Coal Age

MAY 2019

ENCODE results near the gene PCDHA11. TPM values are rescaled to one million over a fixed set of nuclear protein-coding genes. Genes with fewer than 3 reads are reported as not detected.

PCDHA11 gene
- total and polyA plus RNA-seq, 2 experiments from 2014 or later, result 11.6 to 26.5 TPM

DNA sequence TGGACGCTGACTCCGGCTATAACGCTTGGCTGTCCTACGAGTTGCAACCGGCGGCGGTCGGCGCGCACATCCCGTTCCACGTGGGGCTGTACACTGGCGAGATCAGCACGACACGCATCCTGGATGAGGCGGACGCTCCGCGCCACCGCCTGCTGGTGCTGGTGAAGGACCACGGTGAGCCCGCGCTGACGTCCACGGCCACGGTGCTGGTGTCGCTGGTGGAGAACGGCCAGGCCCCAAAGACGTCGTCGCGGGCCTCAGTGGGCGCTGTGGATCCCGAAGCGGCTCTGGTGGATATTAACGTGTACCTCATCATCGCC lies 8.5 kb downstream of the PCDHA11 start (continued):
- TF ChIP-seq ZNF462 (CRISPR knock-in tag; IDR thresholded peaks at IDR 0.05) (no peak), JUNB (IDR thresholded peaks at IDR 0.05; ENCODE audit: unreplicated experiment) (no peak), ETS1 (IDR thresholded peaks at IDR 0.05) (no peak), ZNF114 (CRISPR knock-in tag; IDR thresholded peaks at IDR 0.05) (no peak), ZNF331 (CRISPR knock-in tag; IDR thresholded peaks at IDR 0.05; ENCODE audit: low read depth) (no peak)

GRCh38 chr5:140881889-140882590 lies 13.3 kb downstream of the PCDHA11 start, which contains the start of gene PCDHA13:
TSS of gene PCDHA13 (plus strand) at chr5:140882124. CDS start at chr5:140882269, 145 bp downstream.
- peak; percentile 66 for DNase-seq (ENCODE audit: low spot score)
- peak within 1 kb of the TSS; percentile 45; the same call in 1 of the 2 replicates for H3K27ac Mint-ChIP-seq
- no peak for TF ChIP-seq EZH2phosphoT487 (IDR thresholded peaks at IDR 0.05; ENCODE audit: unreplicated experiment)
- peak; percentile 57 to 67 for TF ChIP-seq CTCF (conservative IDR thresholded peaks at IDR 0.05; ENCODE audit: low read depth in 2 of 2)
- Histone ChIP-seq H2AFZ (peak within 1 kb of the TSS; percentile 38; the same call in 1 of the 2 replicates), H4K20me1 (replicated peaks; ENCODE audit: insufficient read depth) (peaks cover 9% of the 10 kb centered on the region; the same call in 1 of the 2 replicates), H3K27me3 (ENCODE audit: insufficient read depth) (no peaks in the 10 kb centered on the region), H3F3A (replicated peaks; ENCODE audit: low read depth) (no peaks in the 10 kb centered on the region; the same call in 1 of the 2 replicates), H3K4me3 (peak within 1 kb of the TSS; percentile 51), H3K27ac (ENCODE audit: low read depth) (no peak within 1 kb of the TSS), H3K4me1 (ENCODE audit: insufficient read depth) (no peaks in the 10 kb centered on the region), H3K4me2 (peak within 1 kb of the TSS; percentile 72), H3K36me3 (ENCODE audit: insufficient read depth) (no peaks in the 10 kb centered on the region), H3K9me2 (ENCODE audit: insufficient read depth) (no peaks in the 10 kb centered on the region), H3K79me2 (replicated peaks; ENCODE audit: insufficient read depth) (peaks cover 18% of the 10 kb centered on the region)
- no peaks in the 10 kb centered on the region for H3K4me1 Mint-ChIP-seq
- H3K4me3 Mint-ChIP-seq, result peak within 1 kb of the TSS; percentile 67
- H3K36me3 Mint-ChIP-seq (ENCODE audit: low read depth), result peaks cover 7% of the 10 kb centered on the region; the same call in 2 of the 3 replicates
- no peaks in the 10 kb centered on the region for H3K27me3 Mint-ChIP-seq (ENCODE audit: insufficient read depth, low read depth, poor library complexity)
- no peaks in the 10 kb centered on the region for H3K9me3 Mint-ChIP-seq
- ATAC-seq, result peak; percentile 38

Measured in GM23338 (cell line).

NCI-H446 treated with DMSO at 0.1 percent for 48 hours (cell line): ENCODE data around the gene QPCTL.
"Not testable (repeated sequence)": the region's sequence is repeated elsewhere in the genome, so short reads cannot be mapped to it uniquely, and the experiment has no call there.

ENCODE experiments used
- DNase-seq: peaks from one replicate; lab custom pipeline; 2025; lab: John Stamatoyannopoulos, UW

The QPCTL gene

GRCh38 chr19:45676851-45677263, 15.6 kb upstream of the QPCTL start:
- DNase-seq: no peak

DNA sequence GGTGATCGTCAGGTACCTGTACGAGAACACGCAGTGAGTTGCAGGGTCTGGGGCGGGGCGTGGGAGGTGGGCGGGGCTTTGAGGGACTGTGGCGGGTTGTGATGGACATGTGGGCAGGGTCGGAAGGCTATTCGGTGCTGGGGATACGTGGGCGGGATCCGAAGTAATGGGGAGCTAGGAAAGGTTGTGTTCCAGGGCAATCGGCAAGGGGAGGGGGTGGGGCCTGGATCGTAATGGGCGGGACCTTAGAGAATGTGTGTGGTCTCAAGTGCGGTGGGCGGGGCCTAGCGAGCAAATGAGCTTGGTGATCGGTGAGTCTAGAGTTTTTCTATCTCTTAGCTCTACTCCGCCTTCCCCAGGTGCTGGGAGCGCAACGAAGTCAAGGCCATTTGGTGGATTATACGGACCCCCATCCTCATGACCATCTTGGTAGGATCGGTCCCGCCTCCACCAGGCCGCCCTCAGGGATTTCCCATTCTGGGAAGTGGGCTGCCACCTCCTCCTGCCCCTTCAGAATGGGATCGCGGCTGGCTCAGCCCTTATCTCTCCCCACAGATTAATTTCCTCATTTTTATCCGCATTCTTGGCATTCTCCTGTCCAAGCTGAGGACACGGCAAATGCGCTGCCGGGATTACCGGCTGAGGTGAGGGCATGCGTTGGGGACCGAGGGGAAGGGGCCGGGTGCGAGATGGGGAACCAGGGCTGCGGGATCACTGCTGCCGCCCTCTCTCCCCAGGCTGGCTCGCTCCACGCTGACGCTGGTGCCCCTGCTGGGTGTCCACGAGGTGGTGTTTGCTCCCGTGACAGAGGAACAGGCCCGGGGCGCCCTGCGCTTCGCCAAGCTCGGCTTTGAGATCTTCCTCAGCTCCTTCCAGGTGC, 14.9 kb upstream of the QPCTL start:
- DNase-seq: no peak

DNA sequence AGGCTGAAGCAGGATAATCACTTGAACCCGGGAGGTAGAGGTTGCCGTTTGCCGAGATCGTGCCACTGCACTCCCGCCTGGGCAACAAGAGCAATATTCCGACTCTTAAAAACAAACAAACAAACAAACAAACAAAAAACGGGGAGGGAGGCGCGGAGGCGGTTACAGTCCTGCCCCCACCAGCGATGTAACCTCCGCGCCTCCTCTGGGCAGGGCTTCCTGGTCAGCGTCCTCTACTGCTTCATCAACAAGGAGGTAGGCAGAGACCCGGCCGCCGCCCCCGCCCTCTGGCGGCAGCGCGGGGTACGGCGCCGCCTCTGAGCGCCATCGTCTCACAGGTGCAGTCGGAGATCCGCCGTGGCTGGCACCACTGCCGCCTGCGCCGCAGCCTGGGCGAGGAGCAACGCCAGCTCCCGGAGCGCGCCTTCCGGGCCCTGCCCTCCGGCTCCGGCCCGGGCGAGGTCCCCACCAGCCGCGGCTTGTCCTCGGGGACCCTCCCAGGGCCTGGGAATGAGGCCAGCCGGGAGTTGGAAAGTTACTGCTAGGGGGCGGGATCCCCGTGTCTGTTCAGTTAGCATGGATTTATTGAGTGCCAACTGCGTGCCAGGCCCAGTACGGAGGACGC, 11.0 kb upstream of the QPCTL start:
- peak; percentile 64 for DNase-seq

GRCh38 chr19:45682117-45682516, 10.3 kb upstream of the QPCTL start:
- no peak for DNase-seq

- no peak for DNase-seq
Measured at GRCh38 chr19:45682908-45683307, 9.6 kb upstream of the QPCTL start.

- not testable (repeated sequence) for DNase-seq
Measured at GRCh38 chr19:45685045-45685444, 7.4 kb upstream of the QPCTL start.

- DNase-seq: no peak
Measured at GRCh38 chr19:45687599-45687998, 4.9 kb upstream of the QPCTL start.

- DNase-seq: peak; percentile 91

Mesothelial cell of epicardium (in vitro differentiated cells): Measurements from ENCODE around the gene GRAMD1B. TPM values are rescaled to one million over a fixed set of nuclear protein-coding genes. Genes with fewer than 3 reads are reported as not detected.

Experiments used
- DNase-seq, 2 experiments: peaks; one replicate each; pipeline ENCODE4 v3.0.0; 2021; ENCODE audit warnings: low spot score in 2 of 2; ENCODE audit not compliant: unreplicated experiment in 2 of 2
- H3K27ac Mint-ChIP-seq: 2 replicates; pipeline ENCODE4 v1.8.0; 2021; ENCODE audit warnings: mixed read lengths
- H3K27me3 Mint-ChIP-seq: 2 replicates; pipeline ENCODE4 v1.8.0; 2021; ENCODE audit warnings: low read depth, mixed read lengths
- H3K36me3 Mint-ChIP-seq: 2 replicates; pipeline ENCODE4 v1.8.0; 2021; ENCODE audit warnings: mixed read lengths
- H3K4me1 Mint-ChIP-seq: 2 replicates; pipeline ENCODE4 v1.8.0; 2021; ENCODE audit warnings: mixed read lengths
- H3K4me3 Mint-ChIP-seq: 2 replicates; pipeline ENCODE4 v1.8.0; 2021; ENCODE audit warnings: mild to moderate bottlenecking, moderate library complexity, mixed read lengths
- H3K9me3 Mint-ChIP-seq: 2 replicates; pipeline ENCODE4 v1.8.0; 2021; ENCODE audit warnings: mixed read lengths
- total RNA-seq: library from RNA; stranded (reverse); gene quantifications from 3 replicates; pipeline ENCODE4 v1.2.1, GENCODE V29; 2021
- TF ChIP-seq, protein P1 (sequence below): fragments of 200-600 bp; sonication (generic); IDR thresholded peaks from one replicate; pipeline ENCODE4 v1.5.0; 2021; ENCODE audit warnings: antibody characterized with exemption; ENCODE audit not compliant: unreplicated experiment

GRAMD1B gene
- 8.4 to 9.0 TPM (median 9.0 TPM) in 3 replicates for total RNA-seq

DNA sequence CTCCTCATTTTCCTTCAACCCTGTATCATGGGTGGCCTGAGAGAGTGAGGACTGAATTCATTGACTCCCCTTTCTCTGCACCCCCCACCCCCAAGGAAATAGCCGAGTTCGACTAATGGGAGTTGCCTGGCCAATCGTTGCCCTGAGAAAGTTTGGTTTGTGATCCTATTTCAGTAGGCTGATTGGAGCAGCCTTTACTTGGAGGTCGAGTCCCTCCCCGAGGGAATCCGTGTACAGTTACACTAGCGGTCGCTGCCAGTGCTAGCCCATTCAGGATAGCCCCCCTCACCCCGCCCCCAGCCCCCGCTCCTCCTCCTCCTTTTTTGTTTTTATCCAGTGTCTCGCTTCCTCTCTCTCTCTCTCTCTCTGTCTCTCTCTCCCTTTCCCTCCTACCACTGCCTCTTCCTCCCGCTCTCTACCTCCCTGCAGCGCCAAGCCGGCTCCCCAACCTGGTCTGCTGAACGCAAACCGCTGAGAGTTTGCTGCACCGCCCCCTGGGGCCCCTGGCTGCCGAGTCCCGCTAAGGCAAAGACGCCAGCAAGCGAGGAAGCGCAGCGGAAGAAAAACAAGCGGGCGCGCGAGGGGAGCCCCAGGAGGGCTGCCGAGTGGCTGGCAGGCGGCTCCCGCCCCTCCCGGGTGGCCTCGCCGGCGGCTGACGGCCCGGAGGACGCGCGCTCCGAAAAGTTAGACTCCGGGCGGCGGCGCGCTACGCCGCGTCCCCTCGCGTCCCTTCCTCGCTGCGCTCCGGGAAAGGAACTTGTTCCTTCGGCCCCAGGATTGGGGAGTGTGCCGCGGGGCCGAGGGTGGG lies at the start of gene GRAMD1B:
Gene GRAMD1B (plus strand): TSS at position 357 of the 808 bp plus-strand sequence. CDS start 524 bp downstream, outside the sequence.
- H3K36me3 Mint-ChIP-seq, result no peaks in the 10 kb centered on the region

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20 May 2019 power distribution Next-generation Solution Distributes Power Underground Modular systems save time and money while advancing mine sections An underground power distribu- tion center is essential for keeping a mine's operations up and running. Supplying power underground and minimizing downtime outages in support of advancing mine sections is a unique challenge. In a typical underground mine, electrical power from the utility first connects to a surface substation. At this substation, transmission voltag- es coming to the mine are normal- ly routed through a gang-operated switch and a set of fuses. These allow the substation to be disconnected from the utility and also provides electrical protection for the sub- station. From there, power is trans- formed to operating voltages and routed through additional switching, fusing and vacuum circuit break- ers. Power is then fed out via cables into the underground sections of the mine. The substation's surface unit normally provides ground monitor- ing and ground-fault protection. In an underground mine, power from the surface substation is rout- ed to individual sections, where it is stepped down to a power center for distribution to the operating equip- ment. This equipment can include longwall controls, continuous min- ers, roof bolters, electric haulage ve- hicles, conveyors, pumps, battery chargers and ventilation fans. Most underground power centers serve as smaller versions of the surface substation, providing switches, trans- formers, fuses, vacuum circuit break- ers, ground monitoring, fault protec- tion and low-voltage output circuits protected by molded-case breakers. As the working sections of the mine advance, these power centers must be shut down, disconnected from the pri- mary electrical feed, and then moved to the next position. New cabling must extend to the power center, and often a separate vacuum circuit breaker unit — or even an additional power center — must be placed in line for protection and to re-establish ground- ing. Production is halted during this process, costing the mine time. This was the challenge Line Power decided to tackle, producing a solu- tion that streamlines the relocation of distribution nodes in an underground mining or tunneling operation. Developing the Technology A division of Electro-Mechanical Corp. and headquartered in Bristol, Virginia, Line Power is well known to its cus- tomers for partnering with them to engineer specific solutions that meet their power distribution needs. EMC is one of America's largest privately held, family-owned manufacturers of elec- trical apparatus. The company's Line Power division offers electrical power distribution components and systems for mining, tunneling, data centers and other mission-critical applications. "The Modular Power System is the result of downtime cost and produc- tion concerns of our customers," said Troy Mickelsen, Line Power's Western region business development manag- er. "We heard from multiple custom- ers, took their challenges into consid- eration, conceived an idea that we felt would work in these operations, and developed a sound solution." Line Power's patent-pending Modular Power System incorporates all the components necessary for an underground power center. This sys- tem reduces the amount of down- time required to transition a power center to a new location, and reduces the need of incorporating additional power centers to the operation. The Modular Power System con- sists of two sections that are joined to- gether as a single unit, but can be easily separated to deploy a chain scenario. Being able to separate the two halves of the Modular Power System creates advantages as far as advancing the section as well as fitting the unit inside a skip cage.

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